Thursday, April 08, 2010

Saul Alinsky

Saul Alinsky (January 30, 1909, Chicago, Illinois – June 12, 1972, Carmel, California) was an American community organizer and writer. He is generally considered to be the founder of modern community organizing.

A year before his death in 1972, from the prologue his book Rules for Radicals (his final work, published in 1971), he wrote:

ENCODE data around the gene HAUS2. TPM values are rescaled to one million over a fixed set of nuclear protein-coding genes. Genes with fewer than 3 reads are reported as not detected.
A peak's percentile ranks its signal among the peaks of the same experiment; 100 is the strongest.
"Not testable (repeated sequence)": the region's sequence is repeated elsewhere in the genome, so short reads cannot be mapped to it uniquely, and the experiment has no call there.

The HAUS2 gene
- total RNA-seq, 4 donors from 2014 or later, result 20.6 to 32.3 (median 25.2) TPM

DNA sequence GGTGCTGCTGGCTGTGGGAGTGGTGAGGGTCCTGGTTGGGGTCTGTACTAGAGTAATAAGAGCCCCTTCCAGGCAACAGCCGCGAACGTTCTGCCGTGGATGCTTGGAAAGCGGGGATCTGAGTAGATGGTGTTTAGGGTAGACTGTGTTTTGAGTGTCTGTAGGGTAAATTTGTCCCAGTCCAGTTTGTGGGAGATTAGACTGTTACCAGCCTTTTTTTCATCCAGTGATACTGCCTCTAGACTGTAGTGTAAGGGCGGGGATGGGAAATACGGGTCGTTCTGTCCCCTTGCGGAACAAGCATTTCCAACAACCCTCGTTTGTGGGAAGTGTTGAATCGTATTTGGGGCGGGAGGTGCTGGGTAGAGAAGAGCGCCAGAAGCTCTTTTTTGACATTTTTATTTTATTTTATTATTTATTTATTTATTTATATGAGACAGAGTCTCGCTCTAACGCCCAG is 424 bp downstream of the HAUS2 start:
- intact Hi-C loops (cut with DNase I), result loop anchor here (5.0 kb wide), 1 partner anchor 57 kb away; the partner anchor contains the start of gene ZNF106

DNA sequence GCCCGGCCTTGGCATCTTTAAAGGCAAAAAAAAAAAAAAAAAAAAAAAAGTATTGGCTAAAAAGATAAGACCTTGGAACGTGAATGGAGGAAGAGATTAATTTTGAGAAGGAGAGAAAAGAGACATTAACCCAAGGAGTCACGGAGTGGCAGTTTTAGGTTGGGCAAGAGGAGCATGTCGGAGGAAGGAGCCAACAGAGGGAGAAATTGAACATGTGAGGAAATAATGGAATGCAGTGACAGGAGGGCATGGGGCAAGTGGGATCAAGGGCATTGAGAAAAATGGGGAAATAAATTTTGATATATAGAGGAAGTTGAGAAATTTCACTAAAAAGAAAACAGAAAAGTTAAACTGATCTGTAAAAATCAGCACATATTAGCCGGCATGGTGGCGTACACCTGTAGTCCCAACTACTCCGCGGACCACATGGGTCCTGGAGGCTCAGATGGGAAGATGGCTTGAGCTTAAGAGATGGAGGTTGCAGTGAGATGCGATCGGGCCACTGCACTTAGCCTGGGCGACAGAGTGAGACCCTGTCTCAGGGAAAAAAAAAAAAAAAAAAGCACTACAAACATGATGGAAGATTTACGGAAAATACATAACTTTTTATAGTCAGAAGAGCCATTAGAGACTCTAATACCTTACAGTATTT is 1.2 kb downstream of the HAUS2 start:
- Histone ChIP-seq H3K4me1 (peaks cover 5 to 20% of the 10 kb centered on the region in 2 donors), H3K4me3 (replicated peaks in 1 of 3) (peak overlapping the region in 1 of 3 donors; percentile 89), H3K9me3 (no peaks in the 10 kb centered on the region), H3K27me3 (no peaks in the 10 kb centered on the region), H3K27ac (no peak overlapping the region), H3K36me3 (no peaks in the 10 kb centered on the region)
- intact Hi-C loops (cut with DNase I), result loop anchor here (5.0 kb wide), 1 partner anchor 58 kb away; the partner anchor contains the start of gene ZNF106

“There’s another reason for working inside the system. Dostoevski said that taking a new step is what people fear most. Any revolutionary change must be preceded by a passive, affirmative, non-challenging attitude toward change among the mass of our people. They must feel so frustrated, so defeated, so lost, so future-less in the prevailing system that they are willing to let go of the past and change the future. This acceptance is the reformation essential to any revolution. To bring on this reformation requires that the organizer work inside the system, among not only the middle class but the 40 per cent of American families — more than seventy million people — whose income range from $5,000 to $10,000 a year [in 1971]. They cannot be dismissed by labeling them blue collar or hard hat. They will not continue to be relatively passive and slightly challenging. If we fail to communicate with them, if we don’t encourage them to form alliances with us, they will move to the right. Maybe they will anyway, but let’s not let it happen by default.”





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